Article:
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Heart Health: A Family Affair

Family Focus: Value of Personalized, Preventive Healthcare

Family is enormously important in Joseph Flanagan’s world. His father was one of six sons. His mother is one of seven. Flanagan himself has five siblings, and he and his wife have five children. Thirty members of the Flanagan clan recently traveled together for a family vacation.

Now this close-knit family has a new, shared mission. It revolves around their health and identifying common genetic factors that predispose them to cardiovascular disease. Flanagan’s paternal grandfather died of a heart attack at the age of 47, and three of his dad’s brothers died prematurely from coronary disease.

“My dad is the oldest living Flanagan male at 77,” he said. The family always thought that some of the uncles probably did not take great care of themselves. But then tragedy struck the next generation, when a cousin suffered a serious cardiac event at age 47 and another died of cardiac arrest at age 53.

The Power of Genomics

Hoping to change the course of his family’s health history, Flanagan turned to NorthShore’s new Mark R. Neaman Center for Personalized Medicine, which customizes patient care and treatment based on an individual’s unique genetic characteristics and health history. Flanagan decided it was time for his family to learn more about what they could do to cut their risk factors for serious illness.

“The first step was to test one person from each family,” explained NorthShore Cardiologist David Davidson, MD, who has specialized expertise and board certification in lipidology—or managing cholesterol. Joseph Flanagan was the first to undergo blood tests, and Dr. Davidson was able to quickly identify a fairly common genetic abnormality called lipoprotein(a) or LP(a)—which creates bad cholesterol more prone to forming coronary blockages.

“When you look at a normal cholesterol panel, the numbers might not look that bad. But with this genetic factor and a family history, it needs to be more aggressively treated,” said Dr. Davidson. Testing of additional family members revealed that Flanagan’s brothers also carry the same LP(a) genetic mutation. “Dr. Davidson said this is likely the gene that contributed to our uncles’ shortened lives,” Flanagan recalled. “We’re trying to learn from the past generation.”

Targeted, Preventive Strategies

A former college basketball player, 51-year-old Flanagan already had fairly healthy habits, exercising several times a week and eating a reasonably healthy diet. Dr. Davidson conducted several more tests, including a cardiac ultrasound, to rule out any immediate problems and develop a baseline to measure against. Based on that data, he increased the statins (cholesterol-lowering drugs) Flanagan was on, prescribed some supplements and offered personalized dietary recommendations.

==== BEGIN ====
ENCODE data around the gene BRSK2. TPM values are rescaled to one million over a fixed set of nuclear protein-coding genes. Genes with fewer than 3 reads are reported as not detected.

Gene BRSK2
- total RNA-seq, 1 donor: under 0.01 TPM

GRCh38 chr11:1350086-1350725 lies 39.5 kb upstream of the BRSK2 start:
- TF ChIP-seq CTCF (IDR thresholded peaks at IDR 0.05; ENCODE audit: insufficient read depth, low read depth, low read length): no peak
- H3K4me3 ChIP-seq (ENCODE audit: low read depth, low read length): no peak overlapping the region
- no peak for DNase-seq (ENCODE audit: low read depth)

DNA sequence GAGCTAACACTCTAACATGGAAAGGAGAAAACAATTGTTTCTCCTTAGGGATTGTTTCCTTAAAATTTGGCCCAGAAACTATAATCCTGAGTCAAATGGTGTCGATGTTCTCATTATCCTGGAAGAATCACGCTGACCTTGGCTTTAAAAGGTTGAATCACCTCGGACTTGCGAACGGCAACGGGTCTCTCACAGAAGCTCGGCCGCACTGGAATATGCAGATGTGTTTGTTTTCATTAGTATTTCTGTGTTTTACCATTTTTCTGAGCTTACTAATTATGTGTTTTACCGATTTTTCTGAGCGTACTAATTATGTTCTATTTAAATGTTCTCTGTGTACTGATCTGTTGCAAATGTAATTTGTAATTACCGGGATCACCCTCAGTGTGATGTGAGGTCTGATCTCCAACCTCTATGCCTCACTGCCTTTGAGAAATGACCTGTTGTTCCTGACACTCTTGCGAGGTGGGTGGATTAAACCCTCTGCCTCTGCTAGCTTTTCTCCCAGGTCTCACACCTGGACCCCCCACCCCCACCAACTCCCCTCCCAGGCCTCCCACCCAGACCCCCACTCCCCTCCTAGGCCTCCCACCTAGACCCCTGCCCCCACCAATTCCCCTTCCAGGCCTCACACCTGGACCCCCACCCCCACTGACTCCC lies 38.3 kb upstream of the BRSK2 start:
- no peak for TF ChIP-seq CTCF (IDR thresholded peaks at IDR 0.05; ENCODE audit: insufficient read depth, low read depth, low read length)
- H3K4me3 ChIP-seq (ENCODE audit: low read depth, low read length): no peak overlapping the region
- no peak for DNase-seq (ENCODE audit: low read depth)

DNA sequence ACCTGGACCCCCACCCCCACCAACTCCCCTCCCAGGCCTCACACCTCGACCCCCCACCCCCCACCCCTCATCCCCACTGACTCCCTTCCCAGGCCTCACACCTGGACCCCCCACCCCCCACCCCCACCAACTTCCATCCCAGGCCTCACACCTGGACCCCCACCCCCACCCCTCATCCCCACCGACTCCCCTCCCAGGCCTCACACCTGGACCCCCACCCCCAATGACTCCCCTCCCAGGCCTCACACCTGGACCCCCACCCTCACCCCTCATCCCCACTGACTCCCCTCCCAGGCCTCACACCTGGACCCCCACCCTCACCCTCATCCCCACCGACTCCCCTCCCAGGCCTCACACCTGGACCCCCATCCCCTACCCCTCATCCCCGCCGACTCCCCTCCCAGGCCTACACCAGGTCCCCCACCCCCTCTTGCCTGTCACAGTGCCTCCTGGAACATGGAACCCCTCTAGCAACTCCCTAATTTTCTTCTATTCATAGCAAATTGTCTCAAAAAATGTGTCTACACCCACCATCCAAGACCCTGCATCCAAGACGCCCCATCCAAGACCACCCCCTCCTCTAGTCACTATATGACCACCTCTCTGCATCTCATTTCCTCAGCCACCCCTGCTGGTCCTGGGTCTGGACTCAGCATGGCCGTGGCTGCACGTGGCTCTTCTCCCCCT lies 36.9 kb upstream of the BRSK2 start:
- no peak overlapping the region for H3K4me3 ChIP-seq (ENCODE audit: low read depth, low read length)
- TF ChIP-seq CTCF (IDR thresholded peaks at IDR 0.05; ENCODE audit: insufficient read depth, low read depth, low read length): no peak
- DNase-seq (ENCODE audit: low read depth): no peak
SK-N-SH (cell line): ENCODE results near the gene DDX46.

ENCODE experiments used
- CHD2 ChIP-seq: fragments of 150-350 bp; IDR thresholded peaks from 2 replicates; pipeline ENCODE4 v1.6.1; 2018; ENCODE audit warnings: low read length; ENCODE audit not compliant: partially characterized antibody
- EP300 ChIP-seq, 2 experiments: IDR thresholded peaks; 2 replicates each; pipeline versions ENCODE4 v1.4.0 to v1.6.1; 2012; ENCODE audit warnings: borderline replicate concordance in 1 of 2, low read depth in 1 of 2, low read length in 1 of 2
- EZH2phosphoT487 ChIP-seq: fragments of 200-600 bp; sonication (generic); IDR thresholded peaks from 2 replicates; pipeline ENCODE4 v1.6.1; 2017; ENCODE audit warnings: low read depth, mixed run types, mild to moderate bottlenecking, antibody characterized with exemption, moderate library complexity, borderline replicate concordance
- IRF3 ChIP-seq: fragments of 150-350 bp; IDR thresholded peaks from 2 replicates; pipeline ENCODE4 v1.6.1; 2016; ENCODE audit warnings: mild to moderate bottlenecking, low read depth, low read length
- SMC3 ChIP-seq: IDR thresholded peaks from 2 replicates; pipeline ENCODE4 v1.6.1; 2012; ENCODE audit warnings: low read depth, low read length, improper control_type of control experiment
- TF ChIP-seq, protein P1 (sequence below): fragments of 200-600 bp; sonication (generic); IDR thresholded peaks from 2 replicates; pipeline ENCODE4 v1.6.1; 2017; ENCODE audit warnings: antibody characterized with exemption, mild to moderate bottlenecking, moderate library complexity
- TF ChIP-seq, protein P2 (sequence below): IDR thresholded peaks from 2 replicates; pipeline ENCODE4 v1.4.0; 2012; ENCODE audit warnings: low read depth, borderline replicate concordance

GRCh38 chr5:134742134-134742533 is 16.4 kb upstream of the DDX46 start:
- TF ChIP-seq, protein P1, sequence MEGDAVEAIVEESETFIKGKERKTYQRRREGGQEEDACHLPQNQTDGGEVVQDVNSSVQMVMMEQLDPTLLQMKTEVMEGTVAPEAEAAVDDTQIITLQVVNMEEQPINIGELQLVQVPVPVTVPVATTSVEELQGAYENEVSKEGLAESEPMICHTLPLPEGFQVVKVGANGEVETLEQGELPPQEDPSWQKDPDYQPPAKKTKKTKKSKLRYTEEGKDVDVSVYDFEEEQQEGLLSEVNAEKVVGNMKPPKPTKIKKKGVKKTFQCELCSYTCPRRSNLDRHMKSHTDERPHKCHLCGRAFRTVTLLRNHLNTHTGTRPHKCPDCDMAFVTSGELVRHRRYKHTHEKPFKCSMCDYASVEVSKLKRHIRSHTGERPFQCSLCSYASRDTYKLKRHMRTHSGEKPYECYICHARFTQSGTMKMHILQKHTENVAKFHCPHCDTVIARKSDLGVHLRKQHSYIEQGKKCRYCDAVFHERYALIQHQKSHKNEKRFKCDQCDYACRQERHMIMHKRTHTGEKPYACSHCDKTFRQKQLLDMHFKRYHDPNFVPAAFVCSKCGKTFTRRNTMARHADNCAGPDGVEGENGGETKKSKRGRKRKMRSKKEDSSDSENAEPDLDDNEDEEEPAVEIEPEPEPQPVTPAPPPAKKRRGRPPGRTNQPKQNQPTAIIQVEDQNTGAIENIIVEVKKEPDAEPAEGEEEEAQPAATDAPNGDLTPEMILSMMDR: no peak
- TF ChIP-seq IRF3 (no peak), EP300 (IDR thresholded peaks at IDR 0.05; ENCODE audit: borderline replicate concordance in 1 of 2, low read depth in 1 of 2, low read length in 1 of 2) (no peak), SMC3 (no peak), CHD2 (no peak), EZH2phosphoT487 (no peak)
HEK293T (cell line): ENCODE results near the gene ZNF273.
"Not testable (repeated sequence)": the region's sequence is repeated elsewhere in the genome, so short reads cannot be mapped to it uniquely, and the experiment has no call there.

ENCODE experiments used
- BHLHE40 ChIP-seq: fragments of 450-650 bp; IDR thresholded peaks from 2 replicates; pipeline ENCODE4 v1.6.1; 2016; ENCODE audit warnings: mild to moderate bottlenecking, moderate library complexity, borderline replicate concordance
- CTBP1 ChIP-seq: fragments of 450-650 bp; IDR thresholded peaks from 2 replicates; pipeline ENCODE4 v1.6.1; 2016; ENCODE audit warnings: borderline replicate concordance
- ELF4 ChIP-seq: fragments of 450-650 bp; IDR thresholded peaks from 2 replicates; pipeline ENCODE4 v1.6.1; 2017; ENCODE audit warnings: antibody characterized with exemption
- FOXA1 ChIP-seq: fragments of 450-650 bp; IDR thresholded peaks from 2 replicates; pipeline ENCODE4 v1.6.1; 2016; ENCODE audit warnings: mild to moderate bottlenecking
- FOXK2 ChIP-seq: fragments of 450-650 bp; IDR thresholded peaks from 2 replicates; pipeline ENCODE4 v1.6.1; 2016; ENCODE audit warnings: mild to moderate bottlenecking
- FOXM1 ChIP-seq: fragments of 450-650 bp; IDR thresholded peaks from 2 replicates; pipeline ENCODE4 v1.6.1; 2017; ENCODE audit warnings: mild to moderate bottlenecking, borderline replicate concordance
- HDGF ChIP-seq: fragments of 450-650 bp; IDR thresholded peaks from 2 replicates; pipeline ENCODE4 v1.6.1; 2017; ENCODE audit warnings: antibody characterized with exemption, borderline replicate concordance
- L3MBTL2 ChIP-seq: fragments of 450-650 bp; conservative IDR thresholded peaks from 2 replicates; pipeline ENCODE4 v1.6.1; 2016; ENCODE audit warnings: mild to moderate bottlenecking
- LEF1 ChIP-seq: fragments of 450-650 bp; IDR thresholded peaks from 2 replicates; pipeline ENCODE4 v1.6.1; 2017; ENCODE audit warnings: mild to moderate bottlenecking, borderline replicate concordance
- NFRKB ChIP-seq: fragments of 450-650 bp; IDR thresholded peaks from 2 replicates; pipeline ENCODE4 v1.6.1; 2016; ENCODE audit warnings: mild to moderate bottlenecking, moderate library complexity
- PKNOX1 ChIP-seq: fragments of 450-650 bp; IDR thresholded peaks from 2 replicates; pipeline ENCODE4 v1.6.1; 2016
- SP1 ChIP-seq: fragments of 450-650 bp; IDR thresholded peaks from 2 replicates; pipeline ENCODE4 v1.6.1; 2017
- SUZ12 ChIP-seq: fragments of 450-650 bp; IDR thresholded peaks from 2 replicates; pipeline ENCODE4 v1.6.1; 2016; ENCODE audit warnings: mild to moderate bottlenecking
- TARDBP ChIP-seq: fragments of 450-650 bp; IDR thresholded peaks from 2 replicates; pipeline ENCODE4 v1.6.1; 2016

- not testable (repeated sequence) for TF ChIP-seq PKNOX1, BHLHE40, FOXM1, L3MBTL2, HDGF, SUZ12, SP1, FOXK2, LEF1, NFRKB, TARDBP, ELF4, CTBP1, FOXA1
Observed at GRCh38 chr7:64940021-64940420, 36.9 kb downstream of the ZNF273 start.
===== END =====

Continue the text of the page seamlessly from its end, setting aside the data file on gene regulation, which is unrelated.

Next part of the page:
One by one, Dr. Davidson is now addressing each Flanagan family member’s risk factors and treating them with personalized and specific treatments including medication, dosage and dietary changes. “The more you can get rid of the bad cholesterol, the less chance of it attaching and blocking arteries,” he added.

“Across our family, we started sharing our medical tests, and all the boys have this gene, which gives us a higher risk,” noted Flanagan. “We can all lose a little weight, and we’re trying to eat as healthy as we can and exercise more. I really like Dr. Davidson’s measured approach. He’s not judgmental, and he’s practical about his recommendations and talking to us about eating better. We’re all embracing this together.”

Flanagan is hoping his cousins will embrace the process, too, and ultimately he and his siblings will involve their children as well. “Without NorthShore’s focus on Personalized Medicine, this wouldn’t have happened,” said Flanagan. “It’s amazing seeing the power of this all integrated with my family. We have built our own little health community.”

Unique Capabilities

NorthShore’s level of expertise in developing and interpreting advanced blood tests and other data is part of what sets the Neaman Center for Personalized Medicine program apart. But it is much more than simply expanded genetic insight. An array of NorthShore physician experts—from cardiology to neurology to cancer care—are advancing the science of genomics and quickly translating it into improved patient care and outcomes.

“There are so many people who can benefit,” Dr. Davidson said. “The so-called ‘walking well’ who want to be more proactive about their health can take advantage of this uniquely personal genetic information and make minor lifestyle tweaks that will improve their health and cut potential risk factors.”

Education is another important component in Dr. Davidson’s patient care. “There’s still a huge knowledge gap. For example, many people may think they’re eating healthy but are quite surprised to learn what they should really be eating,” he said.

 Dr. Davidson’s commitment to cardiac health is a personal one. “Heart disease also runs in my family. I’m named after my grandfather who died of a heart attack at 47, and that’s a daily reminder of the importance of cardiac risk management.”

“This is a game changer for our family. We’re learning in our 40s and 50s, but we’ll get the next generation involved and they’ll learn how to better manage their health in their 20s,” said Flanagan.